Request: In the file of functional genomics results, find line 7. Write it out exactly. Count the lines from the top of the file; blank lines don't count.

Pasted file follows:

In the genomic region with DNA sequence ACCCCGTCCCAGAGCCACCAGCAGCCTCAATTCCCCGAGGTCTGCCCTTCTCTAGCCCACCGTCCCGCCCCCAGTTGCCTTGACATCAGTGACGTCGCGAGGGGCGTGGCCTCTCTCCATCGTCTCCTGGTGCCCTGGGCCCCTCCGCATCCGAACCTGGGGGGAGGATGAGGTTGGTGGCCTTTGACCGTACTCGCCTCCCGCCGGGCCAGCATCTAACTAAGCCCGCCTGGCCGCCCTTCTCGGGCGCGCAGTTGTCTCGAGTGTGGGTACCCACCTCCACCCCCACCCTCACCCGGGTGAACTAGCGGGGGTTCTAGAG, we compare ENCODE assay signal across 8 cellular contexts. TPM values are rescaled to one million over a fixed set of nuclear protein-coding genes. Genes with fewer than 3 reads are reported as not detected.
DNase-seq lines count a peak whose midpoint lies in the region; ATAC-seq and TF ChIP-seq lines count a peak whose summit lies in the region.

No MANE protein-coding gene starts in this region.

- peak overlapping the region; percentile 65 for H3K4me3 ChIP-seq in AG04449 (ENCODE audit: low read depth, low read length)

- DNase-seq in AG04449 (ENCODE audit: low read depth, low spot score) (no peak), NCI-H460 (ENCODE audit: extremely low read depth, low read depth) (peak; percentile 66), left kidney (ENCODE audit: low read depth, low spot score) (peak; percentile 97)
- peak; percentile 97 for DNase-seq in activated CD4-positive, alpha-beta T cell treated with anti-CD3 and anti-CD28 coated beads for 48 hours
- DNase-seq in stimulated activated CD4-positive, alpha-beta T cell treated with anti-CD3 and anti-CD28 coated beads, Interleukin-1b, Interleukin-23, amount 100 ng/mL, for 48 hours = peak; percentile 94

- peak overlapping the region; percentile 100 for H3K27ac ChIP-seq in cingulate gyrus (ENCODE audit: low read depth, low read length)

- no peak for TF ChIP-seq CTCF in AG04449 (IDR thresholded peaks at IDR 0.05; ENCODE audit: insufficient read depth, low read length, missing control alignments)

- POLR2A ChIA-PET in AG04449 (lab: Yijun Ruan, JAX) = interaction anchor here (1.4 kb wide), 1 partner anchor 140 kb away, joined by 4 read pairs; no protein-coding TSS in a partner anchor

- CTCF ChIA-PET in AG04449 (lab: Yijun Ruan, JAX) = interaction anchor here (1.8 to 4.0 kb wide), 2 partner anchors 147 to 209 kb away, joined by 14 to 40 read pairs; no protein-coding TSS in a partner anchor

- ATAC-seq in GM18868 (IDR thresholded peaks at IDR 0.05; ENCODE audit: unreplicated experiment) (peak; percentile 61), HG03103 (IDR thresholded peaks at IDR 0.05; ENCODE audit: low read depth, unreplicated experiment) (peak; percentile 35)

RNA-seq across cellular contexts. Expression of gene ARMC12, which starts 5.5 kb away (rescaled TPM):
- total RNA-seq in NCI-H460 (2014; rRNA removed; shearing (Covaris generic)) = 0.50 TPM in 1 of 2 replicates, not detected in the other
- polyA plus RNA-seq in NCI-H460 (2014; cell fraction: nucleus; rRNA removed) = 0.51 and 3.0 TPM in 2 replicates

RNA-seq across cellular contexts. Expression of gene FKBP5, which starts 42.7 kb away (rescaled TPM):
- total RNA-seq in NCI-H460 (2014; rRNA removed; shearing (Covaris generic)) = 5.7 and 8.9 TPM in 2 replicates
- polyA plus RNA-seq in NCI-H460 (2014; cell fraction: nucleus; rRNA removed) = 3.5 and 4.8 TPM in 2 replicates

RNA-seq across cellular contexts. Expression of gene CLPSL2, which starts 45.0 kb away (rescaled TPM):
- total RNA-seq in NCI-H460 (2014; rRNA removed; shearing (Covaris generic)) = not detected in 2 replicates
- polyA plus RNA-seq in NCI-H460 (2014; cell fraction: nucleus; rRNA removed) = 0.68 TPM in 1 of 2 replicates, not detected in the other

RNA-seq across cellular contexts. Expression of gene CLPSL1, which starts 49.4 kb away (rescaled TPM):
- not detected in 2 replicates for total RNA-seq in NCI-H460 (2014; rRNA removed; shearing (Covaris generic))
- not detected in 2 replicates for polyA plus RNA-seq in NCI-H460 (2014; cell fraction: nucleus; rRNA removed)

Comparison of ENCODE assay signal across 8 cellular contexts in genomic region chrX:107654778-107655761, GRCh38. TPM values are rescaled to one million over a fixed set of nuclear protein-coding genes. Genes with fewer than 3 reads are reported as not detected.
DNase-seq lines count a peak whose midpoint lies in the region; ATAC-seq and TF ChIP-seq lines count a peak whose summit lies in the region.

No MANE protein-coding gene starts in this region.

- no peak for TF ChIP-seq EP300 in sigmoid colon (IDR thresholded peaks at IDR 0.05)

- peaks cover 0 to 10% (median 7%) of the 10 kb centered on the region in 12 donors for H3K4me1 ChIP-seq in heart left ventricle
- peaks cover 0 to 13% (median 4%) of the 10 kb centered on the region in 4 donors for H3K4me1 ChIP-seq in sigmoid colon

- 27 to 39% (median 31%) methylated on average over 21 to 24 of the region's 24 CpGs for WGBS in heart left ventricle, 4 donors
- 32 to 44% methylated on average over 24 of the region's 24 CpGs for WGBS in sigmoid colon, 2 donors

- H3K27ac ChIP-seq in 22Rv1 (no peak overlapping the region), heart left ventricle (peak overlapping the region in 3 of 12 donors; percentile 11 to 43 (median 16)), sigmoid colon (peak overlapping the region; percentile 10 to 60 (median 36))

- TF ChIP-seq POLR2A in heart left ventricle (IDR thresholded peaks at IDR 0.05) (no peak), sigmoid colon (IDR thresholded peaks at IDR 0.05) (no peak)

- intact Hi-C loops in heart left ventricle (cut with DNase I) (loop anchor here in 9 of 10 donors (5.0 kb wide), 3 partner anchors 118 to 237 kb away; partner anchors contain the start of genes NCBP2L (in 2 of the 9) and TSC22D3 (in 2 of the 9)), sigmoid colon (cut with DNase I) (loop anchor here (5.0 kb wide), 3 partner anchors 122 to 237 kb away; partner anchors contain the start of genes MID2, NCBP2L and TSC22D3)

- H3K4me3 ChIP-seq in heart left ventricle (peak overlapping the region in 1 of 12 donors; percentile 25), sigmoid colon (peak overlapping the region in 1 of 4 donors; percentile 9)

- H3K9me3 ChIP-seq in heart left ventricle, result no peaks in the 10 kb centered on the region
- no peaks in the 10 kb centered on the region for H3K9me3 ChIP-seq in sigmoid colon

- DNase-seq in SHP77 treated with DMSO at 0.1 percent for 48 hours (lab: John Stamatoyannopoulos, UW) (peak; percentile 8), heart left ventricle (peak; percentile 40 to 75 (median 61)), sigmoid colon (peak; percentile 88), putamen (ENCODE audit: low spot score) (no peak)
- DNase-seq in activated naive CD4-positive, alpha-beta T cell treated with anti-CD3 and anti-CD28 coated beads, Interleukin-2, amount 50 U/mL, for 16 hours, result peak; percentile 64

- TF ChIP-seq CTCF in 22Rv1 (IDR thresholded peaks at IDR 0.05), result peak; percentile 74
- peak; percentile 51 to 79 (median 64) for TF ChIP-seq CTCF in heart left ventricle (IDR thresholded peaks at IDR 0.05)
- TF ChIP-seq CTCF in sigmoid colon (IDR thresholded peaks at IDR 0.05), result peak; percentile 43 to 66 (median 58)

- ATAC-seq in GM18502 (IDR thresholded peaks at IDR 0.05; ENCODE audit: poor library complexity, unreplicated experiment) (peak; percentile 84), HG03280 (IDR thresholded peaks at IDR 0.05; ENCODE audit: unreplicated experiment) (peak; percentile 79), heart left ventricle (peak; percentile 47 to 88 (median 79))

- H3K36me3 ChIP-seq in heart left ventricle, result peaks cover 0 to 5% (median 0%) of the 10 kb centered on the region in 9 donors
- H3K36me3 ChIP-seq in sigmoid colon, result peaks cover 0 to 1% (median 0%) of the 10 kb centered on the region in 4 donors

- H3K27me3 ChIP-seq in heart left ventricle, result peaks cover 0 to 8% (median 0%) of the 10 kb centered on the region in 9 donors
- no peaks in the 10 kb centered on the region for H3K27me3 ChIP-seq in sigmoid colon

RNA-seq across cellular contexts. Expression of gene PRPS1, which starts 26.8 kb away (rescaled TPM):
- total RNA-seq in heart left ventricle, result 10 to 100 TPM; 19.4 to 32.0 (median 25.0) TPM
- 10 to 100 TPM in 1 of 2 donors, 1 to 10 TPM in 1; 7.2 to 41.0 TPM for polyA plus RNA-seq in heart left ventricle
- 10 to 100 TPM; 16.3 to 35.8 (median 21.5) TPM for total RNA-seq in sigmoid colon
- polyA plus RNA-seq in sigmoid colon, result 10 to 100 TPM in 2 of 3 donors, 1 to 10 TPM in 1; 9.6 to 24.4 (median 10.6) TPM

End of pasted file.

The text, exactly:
- DNase-seq in stimulated activated CD4-positive, alpha-beta T cell treated with anti-CD3 and anti-CD28 coated beads, Interleukin-1b, Interleukin-23, amount 100 ng/mL, for 48 hours = peak; percentile 94